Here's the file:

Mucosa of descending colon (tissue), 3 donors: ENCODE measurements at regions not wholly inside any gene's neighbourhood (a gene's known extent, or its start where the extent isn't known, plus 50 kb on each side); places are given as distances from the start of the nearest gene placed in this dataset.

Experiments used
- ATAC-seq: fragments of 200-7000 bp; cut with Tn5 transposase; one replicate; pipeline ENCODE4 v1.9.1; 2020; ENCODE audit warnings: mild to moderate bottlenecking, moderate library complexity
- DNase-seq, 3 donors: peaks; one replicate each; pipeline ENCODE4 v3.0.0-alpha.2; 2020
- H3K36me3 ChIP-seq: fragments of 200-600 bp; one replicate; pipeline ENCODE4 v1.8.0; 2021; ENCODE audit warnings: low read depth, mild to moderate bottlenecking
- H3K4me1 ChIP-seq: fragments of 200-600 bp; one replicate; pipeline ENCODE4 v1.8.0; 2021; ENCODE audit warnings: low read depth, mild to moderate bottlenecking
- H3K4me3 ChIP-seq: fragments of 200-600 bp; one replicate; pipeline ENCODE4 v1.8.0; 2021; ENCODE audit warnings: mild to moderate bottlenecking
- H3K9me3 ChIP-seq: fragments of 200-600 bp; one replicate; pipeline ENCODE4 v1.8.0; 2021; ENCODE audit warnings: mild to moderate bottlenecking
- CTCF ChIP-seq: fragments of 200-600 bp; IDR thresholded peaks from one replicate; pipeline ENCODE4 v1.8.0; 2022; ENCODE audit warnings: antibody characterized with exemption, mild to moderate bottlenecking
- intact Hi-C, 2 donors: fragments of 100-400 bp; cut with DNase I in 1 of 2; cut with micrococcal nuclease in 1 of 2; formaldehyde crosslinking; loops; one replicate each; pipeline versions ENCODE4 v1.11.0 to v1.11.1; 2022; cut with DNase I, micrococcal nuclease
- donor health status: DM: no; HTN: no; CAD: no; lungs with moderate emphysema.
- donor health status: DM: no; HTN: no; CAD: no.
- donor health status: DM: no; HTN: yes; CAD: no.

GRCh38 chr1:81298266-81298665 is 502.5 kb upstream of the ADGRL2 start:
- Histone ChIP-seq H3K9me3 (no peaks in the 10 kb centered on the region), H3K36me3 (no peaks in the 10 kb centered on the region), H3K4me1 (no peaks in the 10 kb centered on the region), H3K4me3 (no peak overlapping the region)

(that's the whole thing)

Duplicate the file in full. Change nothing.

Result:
Mucosa of descending colon (tissue), 3 donors: ENCODE measurements at regions not wholly inside any gene's neighbourhood (a gene's known extent, or its start where the extent isn't known, plus 50 kb on each side); places are given as distances from the start of the nearest gene placed in this dataset.

Experiments used
- ATAC-seq: fragments of 200-7000 bp; cut with Tn5 transposase; one replicate; pipeline ENCODE4 v1.9.1; 2020; ENCODE audit warnings: mild to moderate bottlenecking, moderate library complexity
- DNase-seq, 3 donors: peaks; one replicate each; pipeline ENCODE4 v3.0.0-alpha.2; 2020
- H3K36me3 ChIP-seq: fragments of 200-600 bp; one replicate; pipeline ENCODE4 v1.8.0; 2021; ENCODE audit warnings: low read depth, mild to moderate bottlenecking
- H3K4me1 ChIP-seq: fragments of 200-600 bp; one replicate; pipeline ENCODE4 v1.8.0; 2021; ENCODE audit warnings: low read depth, mild to moderate bottlenecking
- H3K4me3 ChIP-seq: fragments of 200-600 bp; one replicate; pipeline ENCODE4 v1.8.0; 2021; ENCODE audit warnings: mild to moderate bottlenecking
- H3K9me3 ChIP-seq: fragments of 200-600 bp; one replicate; pipeline ENCODE4 v1.8.0; 2021; ENCODE audit warnings: mild to moderate bottlenecking
- CTCF ChIP-seq: fragments of 200-600 bp; IDR thresholded peaks from one replicate; pipeline ENCODE4 v1.8.0; 2022; ENCODE audit warnings: antibody characterized with exemption, mild to moderate bottlenecking
- intact Hi-C, 2 donors: fragments of 100-400 bp; cut with DNase I in 1 of 2; cut with micrococcal nuclease in 1 of 2; formaldehyde crosslinking; loops; one replicate each; pipeline versions ENCODE4 v1.11.0 to v1.11.1; 2022; cut with DNase I, micrococcal nuclease
- donor health status: DM: no; HTN: no; CAD: no; lungs with moderate emphysema.
- donor health status: DM: no; HTN: no; CAD: no.
- donor health status: DM: no; HTN: yes; CAD: no.

GRCh38 chr1:81298266-81298665 is 502.5 kb upstream of the ADGRL2 start:
- Histone ChIP-seq H3K9me3 (no peaks in the 10 kb centered on the region), H3K36me3 (no peaks in the 10 kb centered on the region), H3K4me1 (no peaks in the 10 kb centered on the region), H3K4me3 (no peak overlapping the region)